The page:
Solar Eclipse Party

Monday, August 21

Solar Eclipse PartySafely observe the Moon passing between the Earth and the Sun, blocking 70% of its light over Toronto. The rare event will be viewed through specially filtered glasses (limited quantity available) and telescopes* with the Royal Astronomical Society of Canada at the Ontario Science Centre.

Presented in collaboration with the Royal Astronomical Society of Canada: Toronto Centre.
             
August 21, 
10 a.m. – 5 p.m.
TELUSCAPE, outside the Main Entrance
Free admission for outdoor activities
Parking is $10 per vehicle (Member discounts apply)

Eclipse begins: 1:10 p.m. | Eclipse maximum: 2:32 p.m. | Eclipse ends: 3:49 p.m.

*Solar observing is weather permitting.

Solar eclipse glasses are not available for sale at the Ontario Science Centre, but will be given out for free on a first come, first served basis starting at 1 p.m. on August 21, the day of the eclipse.

Frequently Asked Questions

What is a solar eclipse?

A solar eclipse occurs when the Moon passes between the Earth and the Sun, blocking all or part of the Sun from view at a particular location on the Earth. This occurs because the Sun and the Moon are the same apparent size in the sky. Day becomes night for those in the umbral shadow of the Moon during a total solar eclipse. 

How can I see it?

You must never stare directly at the Sun without the appropriate protective lenses, as it could cause permanent eye damage. Only use solar filtered glasses and viewers with the ISO 12312-2 and CE certification. Sunglasses are not safe for observing the Sun. Specially filtered telescopes operated by Royal Astronomical Society of Canada volunteers will also be available for safe viewing at the Ontario Science Centre.

Solar eclipse glasses are not available for sale at the Ontario Science Centre, but will be given out for free on a first come, first served basis starting at 1 p.m. on August 21, the day of the eclipse. If you would like to purchase your own eclipse glasses, a list of reputable vendors can be found on the American Astronomical Society’s website at the following link: https://eclipse.aas.org/resources/solar-filters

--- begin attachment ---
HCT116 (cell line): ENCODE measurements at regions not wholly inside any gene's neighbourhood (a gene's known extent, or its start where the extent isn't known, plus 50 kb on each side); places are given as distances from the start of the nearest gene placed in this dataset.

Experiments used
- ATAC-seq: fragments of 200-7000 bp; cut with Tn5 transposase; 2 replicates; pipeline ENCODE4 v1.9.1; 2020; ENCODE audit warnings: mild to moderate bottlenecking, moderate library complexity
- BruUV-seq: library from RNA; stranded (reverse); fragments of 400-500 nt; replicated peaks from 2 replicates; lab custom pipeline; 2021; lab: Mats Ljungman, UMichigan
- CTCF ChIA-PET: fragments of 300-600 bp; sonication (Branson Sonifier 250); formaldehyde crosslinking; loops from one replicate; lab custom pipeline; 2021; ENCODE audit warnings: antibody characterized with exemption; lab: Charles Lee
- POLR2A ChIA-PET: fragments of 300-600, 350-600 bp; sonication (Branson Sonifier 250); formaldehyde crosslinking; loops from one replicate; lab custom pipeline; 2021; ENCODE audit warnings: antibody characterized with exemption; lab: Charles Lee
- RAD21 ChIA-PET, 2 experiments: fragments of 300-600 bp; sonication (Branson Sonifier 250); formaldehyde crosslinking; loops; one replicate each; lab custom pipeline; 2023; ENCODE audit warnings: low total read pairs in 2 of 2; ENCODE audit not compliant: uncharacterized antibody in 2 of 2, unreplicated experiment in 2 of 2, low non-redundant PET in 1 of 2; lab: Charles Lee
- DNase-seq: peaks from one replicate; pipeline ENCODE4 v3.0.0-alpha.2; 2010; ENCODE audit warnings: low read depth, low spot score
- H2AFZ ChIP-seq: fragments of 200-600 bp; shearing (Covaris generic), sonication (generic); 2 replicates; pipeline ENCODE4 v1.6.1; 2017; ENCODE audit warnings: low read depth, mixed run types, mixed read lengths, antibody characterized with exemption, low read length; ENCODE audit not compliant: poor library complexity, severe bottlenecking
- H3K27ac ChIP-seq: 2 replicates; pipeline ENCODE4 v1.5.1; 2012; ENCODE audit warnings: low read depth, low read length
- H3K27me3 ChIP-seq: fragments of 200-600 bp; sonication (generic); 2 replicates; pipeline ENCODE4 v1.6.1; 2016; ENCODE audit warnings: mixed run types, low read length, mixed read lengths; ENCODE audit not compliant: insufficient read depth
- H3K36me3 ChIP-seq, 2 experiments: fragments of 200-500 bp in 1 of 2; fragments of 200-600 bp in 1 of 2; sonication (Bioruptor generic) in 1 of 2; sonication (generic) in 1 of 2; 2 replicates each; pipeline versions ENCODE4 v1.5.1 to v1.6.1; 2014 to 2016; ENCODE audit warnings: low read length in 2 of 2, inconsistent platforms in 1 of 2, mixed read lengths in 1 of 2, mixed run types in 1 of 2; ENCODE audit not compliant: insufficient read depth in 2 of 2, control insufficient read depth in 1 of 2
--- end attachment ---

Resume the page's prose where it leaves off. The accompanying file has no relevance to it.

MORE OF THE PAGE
I don't have eclipse glasses. What else can I do to safely observe the eclipse?

Do not attempt to make homemade filters for direct viewing. Instead, make a pinhole projector to observe the eclipse safely and indirectly. Instructions on making your own pinhole projector can be found at the following link:
https://eclipse2017.nasa.gov/how-make-pinhole-projector-view-solar-eclipse

When can I see it?

The Moon will begin its passage across the face of the Sun starting at 1:10 p.m. EDT. It will reach maximum coverage (over 70% as seen from Toronto, Canada) at 2:32 p.m. EDT. The entire eclipse will last for 2 hours and 39 minutes.   

Where can I see it?

The solar eclipse will be visible all across Canada and the continental United States. The degree of coverage depends on where you are located. The narrow path of totality runs from the northwest coast to the southeast coast of the United States, causing 100% coverage to observers in these locations. 

Why is this eclipse so special?

Total solar eclipses are incredibly rare events to witness. Although a minimum of two solar eclipses occur every year, most of these occur over the oceans or the Arctic, out of view from observers. The last solar eclipse visible in Toronto that reached this degree of coverage or greater was the annular solar eclipse in 1994.      

Is it dangerous to look at a solar eclipse with the naked eye?

It is never safe to stare directly at the Sun without appropriate eye protection. We will not witness totality from Toronto on August 21, so solar eclipse viewers will ALWAYS be necessary during viewing. Interestingly, the only safe time to observe the Sun with the naked eye is during the few minutes of totality for those observers in the narrow 4,000 km path crossing the United States.

Why don't solar eclipses happen every month?

Eclipses can only occur when the Earth, Moon, and Sun are aligned. The Moon's orbit around the Earth is tilted by approximately 5 degrees from the Earth's orbit around the Sun. Therefore, solar eclipses can only occur when the new moon phase occurs at the intersection of these two orbital planes.

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  • Guide Maps

    Download a copy of our What's On Flyer & Guide Map for visitors. Printed copies of this map are also available in English and French when you arrive at the Science Centre.